Cultural Resource Management and Why It Is Important for Cornelius

The Stough-Cornelius Store once stood at the corner of Main St and Catawba Ave. Due to RJ Stough's decision to re-locate his cotton weighing scales in 1885, the area developed to be what we now call home, Cornelius.

Introducing Gerard Thomas, our guest contributor on matters of heritage, history and preservation efforts.

At Eye Level

I have been a resident in Cornelius for the past 12 years and now consider it my home town. When I moved here 12 years ago along with my wife and four children we had a newborn who is now a teenager. My family and I are deeply embeded in the local community. I, as well as two of my children work for a local businesses. Much of our connection to the local community occurred because for eight years from 2007 until 2017 our sole form of transportation was by bicycle. Imagine a family of 6 riding bicycles to shop, socialize. church etc... that was our family. You get to know a community intimately by bicycle in a way that automobile travel does not allow. The natural and the built landscape becomes etched in your mind. Any alterations to trees buildings or people is noteworthy. Most residents, even those who travel by car feel a sense of ownership of this shared community space, particularly in a small town, like Cornelius where the lost of significant landmark like a building can be traumatic.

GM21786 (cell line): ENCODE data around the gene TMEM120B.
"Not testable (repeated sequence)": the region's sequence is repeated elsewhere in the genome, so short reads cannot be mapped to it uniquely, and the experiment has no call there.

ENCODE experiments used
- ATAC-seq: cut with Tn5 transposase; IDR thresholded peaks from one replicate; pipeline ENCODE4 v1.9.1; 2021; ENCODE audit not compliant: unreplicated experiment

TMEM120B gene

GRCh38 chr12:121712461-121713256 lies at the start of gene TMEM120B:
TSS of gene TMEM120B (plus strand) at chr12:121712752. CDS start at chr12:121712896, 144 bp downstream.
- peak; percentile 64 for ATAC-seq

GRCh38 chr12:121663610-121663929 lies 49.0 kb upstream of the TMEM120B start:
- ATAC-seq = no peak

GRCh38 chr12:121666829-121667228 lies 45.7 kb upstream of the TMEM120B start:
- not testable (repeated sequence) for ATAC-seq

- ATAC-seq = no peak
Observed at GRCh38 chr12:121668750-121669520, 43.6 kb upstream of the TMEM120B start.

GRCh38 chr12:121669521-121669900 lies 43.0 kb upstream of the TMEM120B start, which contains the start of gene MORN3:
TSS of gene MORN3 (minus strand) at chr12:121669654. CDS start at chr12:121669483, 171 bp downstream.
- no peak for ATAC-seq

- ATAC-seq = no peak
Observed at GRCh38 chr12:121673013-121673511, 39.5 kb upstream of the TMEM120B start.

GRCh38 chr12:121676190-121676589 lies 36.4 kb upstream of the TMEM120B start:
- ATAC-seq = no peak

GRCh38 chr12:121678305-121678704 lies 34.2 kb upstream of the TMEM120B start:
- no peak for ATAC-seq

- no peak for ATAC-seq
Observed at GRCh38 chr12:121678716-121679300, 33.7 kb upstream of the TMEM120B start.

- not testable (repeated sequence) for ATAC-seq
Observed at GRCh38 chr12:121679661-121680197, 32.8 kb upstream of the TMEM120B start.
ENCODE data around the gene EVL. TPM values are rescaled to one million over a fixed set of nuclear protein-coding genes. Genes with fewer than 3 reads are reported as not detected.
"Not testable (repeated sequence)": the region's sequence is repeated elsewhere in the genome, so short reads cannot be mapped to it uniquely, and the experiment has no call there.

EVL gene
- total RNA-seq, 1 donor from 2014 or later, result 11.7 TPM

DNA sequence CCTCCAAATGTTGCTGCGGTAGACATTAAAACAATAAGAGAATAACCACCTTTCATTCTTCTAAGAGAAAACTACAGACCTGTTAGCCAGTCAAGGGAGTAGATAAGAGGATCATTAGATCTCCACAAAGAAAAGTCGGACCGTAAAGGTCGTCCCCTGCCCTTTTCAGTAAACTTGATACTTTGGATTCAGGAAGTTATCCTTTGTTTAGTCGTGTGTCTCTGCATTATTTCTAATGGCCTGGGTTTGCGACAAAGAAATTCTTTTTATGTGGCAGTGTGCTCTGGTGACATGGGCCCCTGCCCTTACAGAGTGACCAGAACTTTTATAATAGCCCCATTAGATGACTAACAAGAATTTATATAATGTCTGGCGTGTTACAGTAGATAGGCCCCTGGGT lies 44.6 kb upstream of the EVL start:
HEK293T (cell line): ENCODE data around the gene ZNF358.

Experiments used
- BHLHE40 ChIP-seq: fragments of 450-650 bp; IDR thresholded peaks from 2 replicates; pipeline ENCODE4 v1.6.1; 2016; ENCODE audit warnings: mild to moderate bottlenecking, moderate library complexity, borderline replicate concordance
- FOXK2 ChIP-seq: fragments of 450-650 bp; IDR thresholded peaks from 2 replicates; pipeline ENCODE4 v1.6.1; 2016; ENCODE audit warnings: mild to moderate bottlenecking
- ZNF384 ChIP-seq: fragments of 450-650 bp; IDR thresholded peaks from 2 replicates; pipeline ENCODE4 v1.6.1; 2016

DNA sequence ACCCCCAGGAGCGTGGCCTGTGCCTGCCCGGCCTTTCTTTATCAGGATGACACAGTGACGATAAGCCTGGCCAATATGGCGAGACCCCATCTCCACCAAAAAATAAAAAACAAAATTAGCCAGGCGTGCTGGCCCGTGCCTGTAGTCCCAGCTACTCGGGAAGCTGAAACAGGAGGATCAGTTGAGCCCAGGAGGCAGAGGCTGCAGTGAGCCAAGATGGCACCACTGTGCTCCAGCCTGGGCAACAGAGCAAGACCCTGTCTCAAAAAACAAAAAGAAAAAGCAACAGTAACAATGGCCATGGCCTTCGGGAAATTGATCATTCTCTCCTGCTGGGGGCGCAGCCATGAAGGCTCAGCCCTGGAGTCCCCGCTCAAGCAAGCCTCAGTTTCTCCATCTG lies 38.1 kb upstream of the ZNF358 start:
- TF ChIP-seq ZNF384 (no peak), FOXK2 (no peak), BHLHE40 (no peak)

A Town's Heritage

Last year, Cornelius residents awoke on Sunday morning to discover that a Cornelius landmark building had been unceremoniously torn down. (See related story on oldtowncornelius.com: Gone, But not Forgotten here) Many residents may not have been aware that the building 20017 North Main Street was slated for demolition. The building at the corner of Catawba and Old Statesville Avenue (NC 115/Main St) had played a significant role in town history housing the Cornelius Mill Store and later the Cornelius Bank and then a general hardware store according to local historian Jack Conard Jr.
Although the building played a significant role in town history and served as a cultural architectural landmark it was torn down without any input from the community. Unfortunately, like most of Cornelius historic buildings, it had not been designated as a local Historic Landmark or recommended as eligible to be listed on the National Register for Historic Places. If a local building receives that designation it is protected from significant alterations. Property owners must then work with local authorities and the State Historic Preservation office to insure community input.

Mitigation and Cultural Resource Management Defined

Even when buildings are eligible to be on the National Register, at times total demolition can be approved. In this case, property owners are responsible for mitigation.
Mitigation simply means that some type of cultural resource management occurs which might include archaeological excavations and monitoring of the demolition to recover historic artifacts and significant architectural features.
If Mitigation had occurred at the Old Cornelius Bank Building a Cultural Resource Management company would have taken extensive photographs of the interior and exterior of the building noting significant architectural features. Property records would have been studied and the site mapped and shovel testing done around the building in order to determine if the need for archaeological excavations. Often older buildings had privies or outhouses where artifact recovery is possible. Finally, during the demolition, monitoring occurs to recover significant building features and artifacts.